__________________________________________________________ Radio Wave Propagation
decreases with height. As the distance between the transmitting and
receiving antennas is increased, the height of the scatter volume must also be
increased. The received signal level, therefore, decreases as circuit distance is
2-140. The tropospheric region that contributes most strongly to
tropospheric scatter propagation lies near the midpoint between the
transmitting and receiving antennas and just above the radio horizon of the
2-141. Because tropospheric scatter depends on turbulence in the
atmosphere, changes in atmospheric conditions have an effect on the strength
of the received signal. Both daily and seasonal variations in signal strength
occur as a result of changes in the atmosphere. These variations are called
2-142. In addition to long-term fading, the tropospheric scatter signal often
is characterized by very rapid fading because of multipath propagation.
Because the turbulent condition is constantly changing, the path lengths and
individual signal levels are also changing, resulting in a rapidly changing
signal. Although the signal level of the received signal is constantly changing,
the average signal level is stable; therefore, no complete fade-out occurs.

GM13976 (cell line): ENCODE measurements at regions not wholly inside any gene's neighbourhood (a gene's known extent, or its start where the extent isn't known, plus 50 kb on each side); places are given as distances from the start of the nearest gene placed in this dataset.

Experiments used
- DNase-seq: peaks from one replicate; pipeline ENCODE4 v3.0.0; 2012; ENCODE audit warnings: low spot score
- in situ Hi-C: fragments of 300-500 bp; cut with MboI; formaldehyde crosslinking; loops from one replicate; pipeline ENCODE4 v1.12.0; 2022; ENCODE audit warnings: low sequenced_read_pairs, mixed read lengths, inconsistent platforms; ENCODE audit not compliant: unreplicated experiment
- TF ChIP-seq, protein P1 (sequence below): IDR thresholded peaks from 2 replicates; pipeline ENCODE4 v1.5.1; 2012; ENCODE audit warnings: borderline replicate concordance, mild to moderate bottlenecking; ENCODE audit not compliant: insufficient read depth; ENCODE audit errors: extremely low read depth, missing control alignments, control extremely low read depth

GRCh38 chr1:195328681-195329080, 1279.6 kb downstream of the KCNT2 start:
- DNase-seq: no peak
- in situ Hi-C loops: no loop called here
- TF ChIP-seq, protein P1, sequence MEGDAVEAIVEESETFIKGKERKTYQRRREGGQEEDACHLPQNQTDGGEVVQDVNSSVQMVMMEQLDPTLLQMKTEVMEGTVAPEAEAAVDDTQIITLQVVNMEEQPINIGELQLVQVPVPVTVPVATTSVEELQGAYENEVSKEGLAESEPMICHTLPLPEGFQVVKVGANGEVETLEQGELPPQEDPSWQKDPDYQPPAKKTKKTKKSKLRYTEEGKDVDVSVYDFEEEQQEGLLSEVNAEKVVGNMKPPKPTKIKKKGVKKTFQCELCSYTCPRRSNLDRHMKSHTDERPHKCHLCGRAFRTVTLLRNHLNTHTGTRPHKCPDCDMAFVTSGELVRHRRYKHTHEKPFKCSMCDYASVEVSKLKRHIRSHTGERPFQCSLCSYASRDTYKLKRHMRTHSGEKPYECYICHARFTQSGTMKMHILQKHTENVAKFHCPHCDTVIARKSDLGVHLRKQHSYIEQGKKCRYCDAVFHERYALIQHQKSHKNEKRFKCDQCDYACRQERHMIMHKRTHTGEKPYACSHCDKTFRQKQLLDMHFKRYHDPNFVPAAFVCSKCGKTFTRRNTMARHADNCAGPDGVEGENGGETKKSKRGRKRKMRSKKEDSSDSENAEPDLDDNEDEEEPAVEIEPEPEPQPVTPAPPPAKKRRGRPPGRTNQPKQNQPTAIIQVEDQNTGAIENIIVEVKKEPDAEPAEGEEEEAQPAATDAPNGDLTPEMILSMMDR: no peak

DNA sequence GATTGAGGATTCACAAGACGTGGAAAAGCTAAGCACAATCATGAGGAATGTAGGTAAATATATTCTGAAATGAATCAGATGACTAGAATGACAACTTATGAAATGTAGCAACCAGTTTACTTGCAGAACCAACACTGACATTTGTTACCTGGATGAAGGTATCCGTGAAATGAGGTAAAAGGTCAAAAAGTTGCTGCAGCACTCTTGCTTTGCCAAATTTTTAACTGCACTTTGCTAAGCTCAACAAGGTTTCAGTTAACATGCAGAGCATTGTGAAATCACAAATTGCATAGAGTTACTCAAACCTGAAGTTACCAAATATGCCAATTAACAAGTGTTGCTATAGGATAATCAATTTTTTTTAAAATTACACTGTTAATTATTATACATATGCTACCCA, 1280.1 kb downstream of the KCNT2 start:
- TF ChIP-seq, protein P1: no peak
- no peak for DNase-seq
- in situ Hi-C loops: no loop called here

2-143. Another characteristic of a tropospheric scatter signal is its relatively
low power level. Because very little of the scattered energy is reradiated
toward the receiver, the efficiency is very low and the signal level at the final
receiver point is low. Initial input power must be high to compensate for the
low efficiency in the scatter volume. This is accomplished by using high-
power transmitters and high-gain antennas, which concentrate the
transmitted power into a beam, thus increasing the intensity of energy of
each turbulence in the volume. The receiver must also be very sensitive to
detect the low-level signals.
Application of Tropospheric Scattering
2-144. Tropospheric scatter propagation is used for point-to-point
communications. A correctly designed tropospheric scatter circuit will provide
highly reliable service for distances ranging from 50 miles to 500 miles.
Tropospheric scatter systems may be particularly useful for communications
to locations in rugged terrain that are difficult to reach with other methods of
propagation. One reason for this is that the tropospheric scatter circuit is not
affected by ionospheric and auroral disturbances.
Now that you have completed this chapter, let us review some of the new
terms, concepts, and ideas that you have learned. You should have a
thorough understanding of these principles before moving on to chapter 3.
The induction field contains an E field and an H field and is localized near
phase with each other.
The radiation field contains E and H fields that are propagated from the
antenna into space in the form of electromagnetic waves. The E and H fields
of the radiation field are in phase with each other.